Now I refer to WA. Actually it was The Health Minister Cook who stated in 2022, (while addressing nurses)  " We know that staff are struggling. WE know morale is low. We know that the system is under pressure"

500 Code Yellows over 2021-22. (Ramping crisis. Well discussed over the media surprised you missed it)  Actually one of our main hospitals, Sir Charles Gardiner, went into Code Yellow 144 times alone.

Maternity Hospital King Edward Memorial had 30 code Yellows.

7000 hours paramedics made to wait to transfer their patents to care of hospitals. That was just for the month of July 2022.There was reported inadequate funding over the five years that the present government was in power. 

2,463 ambulance ramping's just in first 11 days of August 2022.

Man power shortages included..

100 Midwives

350 Junior Doctors. 

A senior clinician at that time, predicted "carnage" at WA hospitals . They said "The system is broken and compromised because people are broken at burned out".

Emergency Dept consultants raised their voices as well and told the doctors union that the situation was "dire". 

It would be wrong of me to leave out the death of baby Aishwarya. This highlighted staff shortages and resulted in nearly 1,000 nurses and doctors highlighting the problems that had been raised for years by means of protest. (a result of a 2 hour wait to be seen for medical attention) 

That did provoke a degree of tension between government, hospital administration, staff and union.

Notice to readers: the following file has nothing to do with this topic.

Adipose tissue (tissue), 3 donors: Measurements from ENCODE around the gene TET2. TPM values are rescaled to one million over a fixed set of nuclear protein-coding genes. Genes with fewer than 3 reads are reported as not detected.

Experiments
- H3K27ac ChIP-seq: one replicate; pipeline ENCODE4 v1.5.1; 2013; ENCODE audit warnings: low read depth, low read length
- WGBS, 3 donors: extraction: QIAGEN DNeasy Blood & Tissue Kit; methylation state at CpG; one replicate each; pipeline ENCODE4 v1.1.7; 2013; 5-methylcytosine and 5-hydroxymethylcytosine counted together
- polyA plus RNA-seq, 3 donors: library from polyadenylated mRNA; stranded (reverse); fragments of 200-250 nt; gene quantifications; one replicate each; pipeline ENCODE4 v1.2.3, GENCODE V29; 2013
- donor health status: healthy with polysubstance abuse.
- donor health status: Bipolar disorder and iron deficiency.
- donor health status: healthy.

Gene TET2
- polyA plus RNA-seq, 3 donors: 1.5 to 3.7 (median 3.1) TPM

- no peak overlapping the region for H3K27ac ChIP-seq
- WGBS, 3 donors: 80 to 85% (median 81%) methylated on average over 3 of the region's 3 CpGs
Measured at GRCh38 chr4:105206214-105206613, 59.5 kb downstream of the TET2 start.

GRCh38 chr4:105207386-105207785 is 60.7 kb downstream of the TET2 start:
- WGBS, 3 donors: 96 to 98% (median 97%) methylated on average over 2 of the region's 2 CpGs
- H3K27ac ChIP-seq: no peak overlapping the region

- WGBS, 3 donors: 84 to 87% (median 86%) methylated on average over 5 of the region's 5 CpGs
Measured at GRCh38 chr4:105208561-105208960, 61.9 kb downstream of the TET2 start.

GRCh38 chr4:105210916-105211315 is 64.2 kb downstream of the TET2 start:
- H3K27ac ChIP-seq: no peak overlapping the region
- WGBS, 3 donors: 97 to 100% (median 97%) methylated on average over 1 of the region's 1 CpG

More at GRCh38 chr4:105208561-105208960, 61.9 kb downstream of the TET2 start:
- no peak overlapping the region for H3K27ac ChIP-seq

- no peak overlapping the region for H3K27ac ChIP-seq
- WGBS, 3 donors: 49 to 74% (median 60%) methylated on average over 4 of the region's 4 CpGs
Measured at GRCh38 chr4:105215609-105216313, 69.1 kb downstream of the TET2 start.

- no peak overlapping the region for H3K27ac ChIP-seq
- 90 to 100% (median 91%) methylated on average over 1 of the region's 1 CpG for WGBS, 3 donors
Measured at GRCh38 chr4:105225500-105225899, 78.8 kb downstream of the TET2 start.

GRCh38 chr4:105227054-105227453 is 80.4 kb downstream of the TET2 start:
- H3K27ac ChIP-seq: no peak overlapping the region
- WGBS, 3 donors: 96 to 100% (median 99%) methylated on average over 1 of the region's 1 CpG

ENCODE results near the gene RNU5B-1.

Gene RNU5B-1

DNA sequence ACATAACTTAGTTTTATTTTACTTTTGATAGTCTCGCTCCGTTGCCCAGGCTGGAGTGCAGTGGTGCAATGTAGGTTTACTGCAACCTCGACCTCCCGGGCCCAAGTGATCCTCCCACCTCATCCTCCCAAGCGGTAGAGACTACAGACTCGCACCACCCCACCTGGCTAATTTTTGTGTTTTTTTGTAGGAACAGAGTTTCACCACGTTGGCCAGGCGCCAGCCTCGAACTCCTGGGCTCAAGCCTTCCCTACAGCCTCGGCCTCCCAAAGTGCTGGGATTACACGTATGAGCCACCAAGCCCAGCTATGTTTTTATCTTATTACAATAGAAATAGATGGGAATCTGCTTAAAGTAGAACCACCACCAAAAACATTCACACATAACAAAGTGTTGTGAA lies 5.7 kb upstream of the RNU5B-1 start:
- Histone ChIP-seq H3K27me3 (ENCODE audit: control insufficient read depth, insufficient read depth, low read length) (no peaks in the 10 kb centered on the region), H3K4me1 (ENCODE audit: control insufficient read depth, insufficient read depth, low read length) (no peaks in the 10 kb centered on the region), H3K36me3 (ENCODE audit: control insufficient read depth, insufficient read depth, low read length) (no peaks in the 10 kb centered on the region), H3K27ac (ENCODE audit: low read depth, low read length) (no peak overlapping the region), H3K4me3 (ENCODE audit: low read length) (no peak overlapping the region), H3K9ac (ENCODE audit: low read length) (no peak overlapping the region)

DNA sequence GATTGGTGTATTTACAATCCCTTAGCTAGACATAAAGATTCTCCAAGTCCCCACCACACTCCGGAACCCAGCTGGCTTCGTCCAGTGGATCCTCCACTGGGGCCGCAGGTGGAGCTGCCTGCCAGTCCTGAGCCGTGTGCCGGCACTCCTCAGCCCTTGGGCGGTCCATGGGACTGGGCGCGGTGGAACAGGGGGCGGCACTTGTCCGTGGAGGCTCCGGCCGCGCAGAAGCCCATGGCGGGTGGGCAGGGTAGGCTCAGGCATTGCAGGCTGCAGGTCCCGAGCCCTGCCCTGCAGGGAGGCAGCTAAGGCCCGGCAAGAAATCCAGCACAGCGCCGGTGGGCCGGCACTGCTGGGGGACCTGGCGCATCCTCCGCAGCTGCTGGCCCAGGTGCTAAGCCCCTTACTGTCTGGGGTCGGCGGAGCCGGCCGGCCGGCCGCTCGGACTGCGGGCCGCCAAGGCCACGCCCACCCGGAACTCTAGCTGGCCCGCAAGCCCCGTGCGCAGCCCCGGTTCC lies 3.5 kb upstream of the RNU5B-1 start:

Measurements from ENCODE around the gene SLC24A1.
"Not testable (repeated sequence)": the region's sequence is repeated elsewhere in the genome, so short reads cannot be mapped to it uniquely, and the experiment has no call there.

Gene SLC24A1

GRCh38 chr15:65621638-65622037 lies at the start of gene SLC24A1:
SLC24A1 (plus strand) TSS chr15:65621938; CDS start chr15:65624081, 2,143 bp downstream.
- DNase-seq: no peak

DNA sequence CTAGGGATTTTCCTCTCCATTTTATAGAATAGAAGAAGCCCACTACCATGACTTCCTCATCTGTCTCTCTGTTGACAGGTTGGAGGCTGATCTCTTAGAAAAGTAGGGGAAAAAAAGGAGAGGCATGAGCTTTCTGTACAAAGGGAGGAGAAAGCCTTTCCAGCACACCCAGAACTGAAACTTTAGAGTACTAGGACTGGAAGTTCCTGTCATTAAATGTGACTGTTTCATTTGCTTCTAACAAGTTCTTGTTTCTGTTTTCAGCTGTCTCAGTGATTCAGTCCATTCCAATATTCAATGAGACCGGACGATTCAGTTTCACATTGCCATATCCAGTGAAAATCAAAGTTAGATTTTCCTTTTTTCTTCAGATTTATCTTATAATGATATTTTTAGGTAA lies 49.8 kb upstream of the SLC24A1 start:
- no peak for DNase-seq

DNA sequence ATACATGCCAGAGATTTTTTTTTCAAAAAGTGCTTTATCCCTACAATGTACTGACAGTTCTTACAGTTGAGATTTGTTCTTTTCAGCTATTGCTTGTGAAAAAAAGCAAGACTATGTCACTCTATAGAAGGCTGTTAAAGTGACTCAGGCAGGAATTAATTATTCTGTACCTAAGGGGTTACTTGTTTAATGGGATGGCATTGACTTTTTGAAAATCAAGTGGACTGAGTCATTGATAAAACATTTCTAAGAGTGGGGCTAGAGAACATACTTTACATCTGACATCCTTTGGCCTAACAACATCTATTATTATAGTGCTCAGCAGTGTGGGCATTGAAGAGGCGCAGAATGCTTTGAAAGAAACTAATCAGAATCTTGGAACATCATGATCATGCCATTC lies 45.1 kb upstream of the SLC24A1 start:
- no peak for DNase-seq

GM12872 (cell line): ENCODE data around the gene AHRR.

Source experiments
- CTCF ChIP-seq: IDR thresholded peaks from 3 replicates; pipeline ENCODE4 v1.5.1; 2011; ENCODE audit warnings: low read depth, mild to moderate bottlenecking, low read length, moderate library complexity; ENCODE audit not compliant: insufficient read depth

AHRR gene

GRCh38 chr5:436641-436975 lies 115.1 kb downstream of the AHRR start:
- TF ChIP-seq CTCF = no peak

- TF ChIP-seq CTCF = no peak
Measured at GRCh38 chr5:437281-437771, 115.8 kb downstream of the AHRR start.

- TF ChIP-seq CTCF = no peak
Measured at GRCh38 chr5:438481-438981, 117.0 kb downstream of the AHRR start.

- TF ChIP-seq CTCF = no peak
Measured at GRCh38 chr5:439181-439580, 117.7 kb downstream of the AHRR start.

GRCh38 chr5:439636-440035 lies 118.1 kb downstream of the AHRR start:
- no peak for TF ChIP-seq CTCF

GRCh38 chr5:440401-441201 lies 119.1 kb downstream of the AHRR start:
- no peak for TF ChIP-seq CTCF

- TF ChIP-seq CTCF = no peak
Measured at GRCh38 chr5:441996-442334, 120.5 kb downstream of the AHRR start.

No. Perhaps not yet as bad , as the worst case examples in UK, but bad enough for a wealthy state, with a small population but unable to cope. 

 

Share this post


Link to post
Share on other sites
4 hours ago, DrDougster said:

Load of rubbish. The hospital system is absolutely NOTHING like as stretched here as in UK.  Appointment times are much shorter, beds are much more readily available and ED wait times dramatically lower. Schooling options are better, class sizes appear smaller and yah de yah...

You're quite a contributor to unhappiness you know Blue Flu. I'm not sure you actually help anyone with these comments despite your assertions that you "give the other side".

As for schooling, that is a highly debated subject, but one that UK appears to come out better in, judging by comments of those that returned. As mentioned an assault of some description on a WA teacher every forty minutes. (according to recently released stats)  I would imagine I don't fulfill the role as a' salesperson' of/to Australia, but do turn the page over on the selling and advertising of the business of immigration (for that it what it is) and don't expect it will make any difference to anyone whose mind is set, nor really care to, (your choice) but do like to put a side other than the glossy selling. Well observed. 

Share this post


Link to post
Share on other sites
5 hours ago, Bulya said:

Not like that here.  Must be a WA thing…

Well okay..... Another Sandgroper first we'll call it then. Our expertise will no doubt reach out across the miles help you deprived eastern staters out then.  

Share this post


Link to post
Share on other sites
1 hour ago, Blue Flu said:

Well okay..... Another Sandgroper first we'll call it then. Our expertise will no doubt reach out across the miles help you deprived eastern staters out then.  

No thanks, we’re doing just fine 

Share this post


Link to post
Share on other sites
Guest
This topic is now closed to further replies.

×